May’s muddling on Brexit could yet lead to a united Ireland

By John Cooney,  Dateline Dublin, Wednesday November 14

Muddling Theresa May may well have achieved a majority – but not a unanimous decision as it has leaked that 10 cabinet members opposed it.

Under British cabinet rules, dating far back to Sir Robert Walpole’s days, all cabinet members must now support the deal agreed with the European Union.

Prime Minister May is on the slippery slope following the resignations of cabinet ministers, Brexit Secretary, Dominic Raab and Work and Pensions Secretary, Esther McVey (the Universal Credit Minister) , and a less known Northern Ireland junior minister, Shailesh Vara.

We have just heard that the tide of resignations continues apace –

A fourth ministerial resignation is Suella Braverman.  And now a fifth gone, Anne Marie Trevelyn.

Teresa May on her way to the Commons. .

May faces House of Commons at 10 30 this morning (Thursday). Maybe she will resign and call a General Election?

In Dublin on Wednesday evening, Taoiseach Leo Varadakar, while deploring Brexit, has broadly welcomed the transition deal.

But the Ulster Unionists will abandoning Mrs May and vote against it in the Westminster vote.

I agree with former Labour UK PM, Tony Blair’s description of   Brexit as “a catastrophe”.

And go along with his prediction that if the current Labour leader,  Jeremy Corbyn, would reject the deal.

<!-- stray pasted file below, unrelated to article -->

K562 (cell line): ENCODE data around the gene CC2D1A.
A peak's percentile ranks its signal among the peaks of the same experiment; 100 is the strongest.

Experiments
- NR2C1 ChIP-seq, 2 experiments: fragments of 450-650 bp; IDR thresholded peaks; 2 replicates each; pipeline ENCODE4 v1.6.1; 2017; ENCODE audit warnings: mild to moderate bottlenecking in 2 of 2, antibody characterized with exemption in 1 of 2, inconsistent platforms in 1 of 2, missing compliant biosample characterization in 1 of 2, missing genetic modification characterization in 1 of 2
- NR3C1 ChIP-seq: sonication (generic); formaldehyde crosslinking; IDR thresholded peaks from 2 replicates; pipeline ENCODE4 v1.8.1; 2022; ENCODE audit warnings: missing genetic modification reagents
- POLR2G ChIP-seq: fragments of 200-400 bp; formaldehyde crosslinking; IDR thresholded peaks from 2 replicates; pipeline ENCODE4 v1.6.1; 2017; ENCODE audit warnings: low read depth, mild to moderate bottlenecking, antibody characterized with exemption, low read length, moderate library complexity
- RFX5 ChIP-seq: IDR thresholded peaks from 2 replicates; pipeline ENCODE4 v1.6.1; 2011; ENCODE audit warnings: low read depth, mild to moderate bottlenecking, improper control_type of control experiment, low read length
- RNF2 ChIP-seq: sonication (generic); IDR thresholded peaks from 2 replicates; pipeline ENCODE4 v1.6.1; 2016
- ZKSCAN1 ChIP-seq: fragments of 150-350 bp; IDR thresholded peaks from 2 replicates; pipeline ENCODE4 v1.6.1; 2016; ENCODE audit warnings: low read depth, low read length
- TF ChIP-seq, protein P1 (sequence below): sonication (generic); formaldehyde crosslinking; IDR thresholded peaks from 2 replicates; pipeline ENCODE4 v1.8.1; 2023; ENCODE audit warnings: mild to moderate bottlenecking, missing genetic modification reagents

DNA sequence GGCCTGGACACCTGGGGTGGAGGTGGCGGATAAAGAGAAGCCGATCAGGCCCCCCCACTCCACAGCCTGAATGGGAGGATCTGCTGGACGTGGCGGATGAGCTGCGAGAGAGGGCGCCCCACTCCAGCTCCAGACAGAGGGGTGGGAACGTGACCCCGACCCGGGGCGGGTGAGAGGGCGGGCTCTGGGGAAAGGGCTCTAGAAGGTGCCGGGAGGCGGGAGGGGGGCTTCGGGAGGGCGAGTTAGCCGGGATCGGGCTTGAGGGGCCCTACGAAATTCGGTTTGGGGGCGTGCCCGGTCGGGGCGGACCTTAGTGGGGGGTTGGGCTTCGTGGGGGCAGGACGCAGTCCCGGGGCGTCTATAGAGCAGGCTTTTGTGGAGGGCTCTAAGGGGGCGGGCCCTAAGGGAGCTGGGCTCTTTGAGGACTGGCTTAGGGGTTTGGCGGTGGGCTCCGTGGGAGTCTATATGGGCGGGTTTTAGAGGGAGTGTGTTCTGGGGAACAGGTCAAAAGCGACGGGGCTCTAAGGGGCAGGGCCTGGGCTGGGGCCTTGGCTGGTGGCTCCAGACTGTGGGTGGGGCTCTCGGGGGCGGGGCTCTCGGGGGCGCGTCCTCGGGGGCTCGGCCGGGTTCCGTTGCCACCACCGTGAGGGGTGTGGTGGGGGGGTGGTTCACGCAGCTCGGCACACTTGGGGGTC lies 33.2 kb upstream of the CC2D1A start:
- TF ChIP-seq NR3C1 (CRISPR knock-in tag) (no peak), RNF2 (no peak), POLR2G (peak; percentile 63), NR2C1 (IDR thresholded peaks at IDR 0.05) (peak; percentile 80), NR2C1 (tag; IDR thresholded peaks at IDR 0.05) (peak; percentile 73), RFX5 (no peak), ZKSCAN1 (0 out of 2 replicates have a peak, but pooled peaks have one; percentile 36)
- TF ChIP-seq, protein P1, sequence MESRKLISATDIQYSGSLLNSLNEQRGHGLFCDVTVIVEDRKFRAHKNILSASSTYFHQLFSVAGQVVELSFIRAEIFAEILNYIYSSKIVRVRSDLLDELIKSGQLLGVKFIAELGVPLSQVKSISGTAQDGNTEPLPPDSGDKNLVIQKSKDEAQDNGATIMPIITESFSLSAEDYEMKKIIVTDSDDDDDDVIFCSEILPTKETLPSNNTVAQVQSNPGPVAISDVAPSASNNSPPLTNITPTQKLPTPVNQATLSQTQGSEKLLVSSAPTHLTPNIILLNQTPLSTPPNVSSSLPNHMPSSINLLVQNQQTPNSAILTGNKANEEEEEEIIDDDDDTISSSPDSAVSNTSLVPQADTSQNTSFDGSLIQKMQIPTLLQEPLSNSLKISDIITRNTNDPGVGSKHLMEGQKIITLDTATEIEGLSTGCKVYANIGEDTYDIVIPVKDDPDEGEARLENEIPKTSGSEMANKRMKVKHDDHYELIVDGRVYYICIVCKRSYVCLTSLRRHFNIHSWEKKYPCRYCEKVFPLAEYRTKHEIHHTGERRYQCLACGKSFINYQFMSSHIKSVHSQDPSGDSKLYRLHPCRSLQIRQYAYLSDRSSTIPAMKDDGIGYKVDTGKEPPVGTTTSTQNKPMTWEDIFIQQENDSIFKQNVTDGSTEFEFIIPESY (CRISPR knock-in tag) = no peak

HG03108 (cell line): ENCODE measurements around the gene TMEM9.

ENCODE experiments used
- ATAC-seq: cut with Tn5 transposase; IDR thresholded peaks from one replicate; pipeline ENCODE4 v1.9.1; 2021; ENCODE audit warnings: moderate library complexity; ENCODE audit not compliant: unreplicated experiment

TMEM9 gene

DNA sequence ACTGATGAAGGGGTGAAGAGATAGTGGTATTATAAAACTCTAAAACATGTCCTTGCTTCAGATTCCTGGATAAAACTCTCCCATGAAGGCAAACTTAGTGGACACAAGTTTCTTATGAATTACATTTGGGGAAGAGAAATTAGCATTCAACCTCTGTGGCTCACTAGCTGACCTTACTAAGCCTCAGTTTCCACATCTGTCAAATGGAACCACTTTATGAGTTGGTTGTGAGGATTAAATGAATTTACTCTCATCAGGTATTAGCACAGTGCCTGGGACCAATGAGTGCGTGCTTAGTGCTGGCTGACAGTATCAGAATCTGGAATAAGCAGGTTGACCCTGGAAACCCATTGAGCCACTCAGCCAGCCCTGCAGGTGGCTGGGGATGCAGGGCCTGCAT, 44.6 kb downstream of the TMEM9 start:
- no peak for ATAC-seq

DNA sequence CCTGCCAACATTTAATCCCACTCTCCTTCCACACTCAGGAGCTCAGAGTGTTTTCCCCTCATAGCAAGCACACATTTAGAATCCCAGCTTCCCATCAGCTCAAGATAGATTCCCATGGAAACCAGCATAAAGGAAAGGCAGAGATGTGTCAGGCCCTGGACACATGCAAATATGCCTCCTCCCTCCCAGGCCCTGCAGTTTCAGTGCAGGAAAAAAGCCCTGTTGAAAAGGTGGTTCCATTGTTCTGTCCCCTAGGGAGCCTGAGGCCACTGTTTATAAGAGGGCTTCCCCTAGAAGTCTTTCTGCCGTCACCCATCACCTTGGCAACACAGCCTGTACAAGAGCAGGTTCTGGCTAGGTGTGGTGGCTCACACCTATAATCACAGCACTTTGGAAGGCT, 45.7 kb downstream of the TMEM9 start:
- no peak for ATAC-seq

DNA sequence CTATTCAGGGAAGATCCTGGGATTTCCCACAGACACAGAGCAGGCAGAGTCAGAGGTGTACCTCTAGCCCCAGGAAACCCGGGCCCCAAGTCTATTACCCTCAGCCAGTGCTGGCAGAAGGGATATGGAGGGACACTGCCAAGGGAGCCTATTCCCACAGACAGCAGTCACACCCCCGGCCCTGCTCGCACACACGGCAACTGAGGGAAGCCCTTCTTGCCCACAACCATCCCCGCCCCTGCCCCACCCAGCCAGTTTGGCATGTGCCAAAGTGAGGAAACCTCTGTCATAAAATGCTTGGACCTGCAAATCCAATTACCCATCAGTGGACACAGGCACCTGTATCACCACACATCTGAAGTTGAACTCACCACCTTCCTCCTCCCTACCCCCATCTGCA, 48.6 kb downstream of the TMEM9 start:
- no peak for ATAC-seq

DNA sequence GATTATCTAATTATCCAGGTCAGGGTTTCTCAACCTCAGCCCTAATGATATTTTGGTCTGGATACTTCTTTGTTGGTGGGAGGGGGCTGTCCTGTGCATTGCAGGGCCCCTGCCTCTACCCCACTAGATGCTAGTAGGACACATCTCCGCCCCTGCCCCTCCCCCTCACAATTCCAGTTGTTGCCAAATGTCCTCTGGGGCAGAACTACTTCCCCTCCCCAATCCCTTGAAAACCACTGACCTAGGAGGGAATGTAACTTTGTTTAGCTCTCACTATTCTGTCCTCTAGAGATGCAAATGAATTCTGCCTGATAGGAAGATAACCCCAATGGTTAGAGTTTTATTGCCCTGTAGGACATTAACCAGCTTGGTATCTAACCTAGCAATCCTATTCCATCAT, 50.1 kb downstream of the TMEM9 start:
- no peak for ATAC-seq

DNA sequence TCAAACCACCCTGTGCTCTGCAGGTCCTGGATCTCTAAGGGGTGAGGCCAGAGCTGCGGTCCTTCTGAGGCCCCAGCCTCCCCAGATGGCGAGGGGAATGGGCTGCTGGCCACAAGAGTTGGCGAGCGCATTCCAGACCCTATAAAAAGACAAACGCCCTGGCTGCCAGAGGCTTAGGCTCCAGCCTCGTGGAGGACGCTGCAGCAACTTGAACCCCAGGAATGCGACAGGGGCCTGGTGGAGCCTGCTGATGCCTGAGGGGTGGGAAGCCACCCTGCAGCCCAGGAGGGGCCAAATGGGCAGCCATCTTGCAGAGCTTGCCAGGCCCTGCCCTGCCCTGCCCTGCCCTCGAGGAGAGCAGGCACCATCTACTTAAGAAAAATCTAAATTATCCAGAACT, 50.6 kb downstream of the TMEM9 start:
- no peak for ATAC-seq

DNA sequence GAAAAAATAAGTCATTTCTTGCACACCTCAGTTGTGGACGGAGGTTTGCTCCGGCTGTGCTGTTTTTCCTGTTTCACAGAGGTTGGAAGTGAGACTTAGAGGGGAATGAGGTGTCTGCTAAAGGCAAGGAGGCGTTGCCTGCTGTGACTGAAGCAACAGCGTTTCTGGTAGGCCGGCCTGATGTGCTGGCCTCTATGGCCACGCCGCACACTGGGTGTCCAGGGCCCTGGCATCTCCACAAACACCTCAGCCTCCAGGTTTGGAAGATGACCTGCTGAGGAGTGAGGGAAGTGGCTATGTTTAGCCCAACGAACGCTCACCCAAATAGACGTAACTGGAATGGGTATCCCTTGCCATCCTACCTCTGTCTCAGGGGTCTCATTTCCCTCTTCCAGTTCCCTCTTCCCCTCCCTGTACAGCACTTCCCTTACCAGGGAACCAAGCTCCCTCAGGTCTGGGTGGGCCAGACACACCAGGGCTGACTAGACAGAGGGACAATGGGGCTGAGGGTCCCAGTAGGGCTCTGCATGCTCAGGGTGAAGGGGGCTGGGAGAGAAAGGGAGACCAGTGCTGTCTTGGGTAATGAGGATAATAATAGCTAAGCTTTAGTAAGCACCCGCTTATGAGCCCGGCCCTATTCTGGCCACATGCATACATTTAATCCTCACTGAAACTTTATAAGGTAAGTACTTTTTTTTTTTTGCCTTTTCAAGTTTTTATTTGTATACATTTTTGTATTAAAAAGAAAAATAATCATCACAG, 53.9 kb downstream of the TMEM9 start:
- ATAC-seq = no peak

However, Corbyn would ask for it to put to a referendum.

If so, he would get a resounding REMAIN vote – and British withdrawal would not happen.

Corbyn, however, is basically anti EU and will mess up, alas.

Hopefully, he will listen to wiser voices in the Labour Party. 

Interesting, too, to hear former Tory Minister and Tory grandee, Michael Heseltine, say that a second referendum, though still unlikely, is now possible.

That possibility will grow, I believe, when the English realise that Brexit is an Emperor with no Clothes.

I believe the Scottish National Party will vote against the deal and demand a sweetheart deal that has been offered to Northern Ireland but rejected by the Ulster Unionists.

An EU Summit is likely to be convened before the end of the month – and make this provisional EU – UK deal official policy.

Could Sinn Fein yet steal the limelight by turning up for the Westminster vote – supporting May – but not taking their seats?

That would be a step to the break-up of the United Kingdom and a leap towards a United Ireland.

  • John Cooney is a former European Editor of the Irish Times and is our correspondent in Dublin.

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